Earlier this month, a pricing error in El Al’s reservations system resulted in tickets to Israel being sold online for prices as low as $325, all included.
Word of the fare went viral via consumer websites, tweets and e-mails. Before El Al could fix the error, some four hours later, somewhere between 5,000 and 8,000 people were flying high on cloud nine.
There may be a positive and even inspiring aspect to this story. Our bond with Israel is real and it is strong. We have a constant yearning to visit it, to walk its streets, to touch its stones, to be enwrapped in its holiness. If the “right” price comes along, we’ll drop everything and go.
Alas, this was not the “right” price. It was the wrong price.
With the computer error fixed, word spread quickly that there was no “wild sale.” Rather, a data entry mistake – human error – caused the online systems to display the fare at some 75 percent less than the actual price. Though El Al is taking a huge loss, it will honor the tickets. The airline also offered buyers the chance to forgo the ticket and get a full refund.
Many people did the right thing and cancelled their tickets. The overwhelming majority, however, have not.
To those who choose to travel to Israel on the wings of someone else’s loss, I ask: What if the shoe were on the other foot? We’re all human. We all make mistakes. Do you want to live in a society where any error on your part will be exploited by others, causing you huge financial losses?
What does it say about us when websites look to find a supplier’s glitch or error and then (with great glee) advise their members to pounce on it?
One such website, run by an Orthodox Jew, set out a list of “The Rules of the Deal” – the first one being, “Don’t talk to the airline or companies offering a deal that seems too good to be true. Do you really want to kill it for everyone?”
I would ask this webmaster: Are these the ethical Jewish teachings of your rabbis?
Think about it: An employee of yours makes an innocent mistake. The potential loss to you, to your pocket, could be in the tens of thousands of dollars. How you would feel if someone was on the Internet telling the world to “hurry up and take advantage” of your mistake? How would you feel as you saw thousands of your hard-earned dollars going down the “human error” drain?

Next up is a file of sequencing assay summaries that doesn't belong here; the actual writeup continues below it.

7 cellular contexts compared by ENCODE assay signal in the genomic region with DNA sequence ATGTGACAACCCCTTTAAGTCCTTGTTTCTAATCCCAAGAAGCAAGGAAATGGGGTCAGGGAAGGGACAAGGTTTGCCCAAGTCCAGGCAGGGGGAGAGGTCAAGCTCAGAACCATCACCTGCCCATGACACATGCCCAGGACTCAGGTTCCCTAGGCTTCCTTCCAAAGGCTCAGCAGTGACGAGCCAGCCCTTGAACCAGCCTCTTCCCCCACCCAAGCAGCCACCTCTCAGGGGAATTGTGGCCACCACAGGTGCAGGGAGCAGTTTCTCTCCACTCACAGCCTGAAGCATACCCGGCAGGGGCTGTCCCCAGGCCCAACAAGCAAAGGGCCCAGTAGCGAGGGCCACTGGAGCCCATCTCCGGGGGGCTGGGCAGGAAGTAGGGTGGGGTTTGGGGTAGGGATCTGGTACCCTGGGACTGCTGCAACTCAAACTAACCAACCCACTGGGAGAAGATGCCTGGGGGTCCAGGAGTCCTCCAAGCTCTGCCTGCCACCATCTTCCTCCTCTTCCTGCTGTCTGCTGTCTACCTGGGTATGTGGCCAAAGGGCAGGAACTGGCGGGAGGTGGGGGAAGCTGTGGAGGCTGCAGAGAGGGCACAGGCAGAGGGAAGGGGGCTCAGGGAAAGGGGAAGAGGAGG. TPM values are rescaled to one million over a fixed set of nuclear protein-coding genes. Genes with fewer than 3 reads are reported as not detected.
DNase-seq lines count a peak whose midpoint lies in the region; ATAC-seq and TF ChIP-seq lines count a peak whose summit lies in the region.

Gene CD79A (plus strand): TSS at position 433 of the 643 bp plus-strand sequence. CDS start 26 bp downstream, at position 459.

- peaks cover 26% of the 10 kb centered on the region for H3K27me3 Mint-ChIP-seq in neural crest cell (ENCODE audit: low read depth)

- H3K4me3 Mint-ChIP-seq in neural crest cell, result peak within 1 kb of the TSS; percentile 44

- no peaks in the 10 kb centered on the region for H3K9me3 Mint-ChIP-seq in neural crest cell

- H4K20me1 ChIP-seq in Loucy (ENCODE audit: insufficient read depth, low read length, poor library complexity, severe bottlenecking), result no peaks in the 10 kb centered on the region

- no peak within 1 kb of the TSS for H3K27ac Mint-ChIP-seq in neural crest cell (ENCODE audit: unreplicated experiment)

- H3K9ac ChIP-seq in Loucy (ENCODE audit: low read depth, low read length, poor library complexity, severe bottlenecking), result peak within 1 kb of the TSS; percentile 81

Is it the price of doing business? Yes.
Would you like it if you were the one losing money? Obviously you would not.
I have a strong sense you would hope for a friend who would break your “Rule of the Deal” – a friend who would urgently alert you to the error while “killing” it for all others.
Sadly, Mr. Webmaster, your first “Rule of the Deal” is the farthest thing from Judaism’s First Rule, the most basic lesson we are taught from childhood. It is Hillel HaZaken who encapsulates the entire Torah into the Jewish “Rule of the Deal”: Do not do to others that which you would not want them to do to you.
While there were some rabbis who wrote long, intricate articles explaining why it’s not assur (prohibited) to exploit the error of the Jewish airline, that’s far from the end of the matter.
In a session about Jewish monetary law, the respected halachic authority Rabbi Yisroel Belsky, discussing the illegal copying of music CDs, said: “People write all kinds of teshuvos [halachic responsa, to explain] why it’s mutar [permitted]…. I [say] it’s absolutely assur.”
By copying rather than purchasing a CD, he explained, you are obviously causing the publisher to lose money on his large initial investment.
“The greatest achievement of a Jew” said Rav Belsky, “is to develop the sensitivities…that a Jew is supposed to have…. [The Torah teaches us, in Shemot 23:9] ‘Don’t be cruel to the stranger, because you were once strangers in Egypt’…. [As Jews we need] to have the hergesh [feeling] of someone else’s pain, [especially] when you are [the one] causing that pain…. If the person [who is illegally copying a CD]…doesn’t feel that he’s doing anything wrong, then I think he has another problem; it’s not a problem of gezel [theft].”
Rabbi Belsky then quoted the Rambam suggesting that such a person seek out the help of others to eradicate his middos ra’os (bad traits).
There may be technical halachic differences between these two situations but they become irrelevant when discussing the ethical behavior of feeling another’s pain and doing the right thing.
I’m confident that most of us know right from wrong and act accordingly. Yet I think our rabbis and educators should be concerned about an apparent major weakness in our education system. Something is flawed when thousands of people don’t mind exploiting the errors of others for their own gain.
I hope this well-publicized case triggers a greater public awareness among both laymen and those in leadership positions. Otherwise, people may begin to ask: Is “gotcha!” a Jewish value?
Meir Weingarten is president of Ariel Tours, a leader in group travel to Israel, with close to 30 years’ experience in the Israel travel industry. He is also a public speaker and commentator on Israeli affairs heard on the nationally syndicated “Mike Gallagher Show” and internationally on “JM in the AM” with Nachum Segal.
About the Author: Meir Weingarten is president of Ariel Tours, a leader in group travel to Israel, with close to 30 years’ experience in the Israel travel industry. He is also a public speaker and commentator on Israeli affairs heard on the nationally syndicated “Mike Gallagher Show” and internationally on “JM in the AM” with Nachum Segal.
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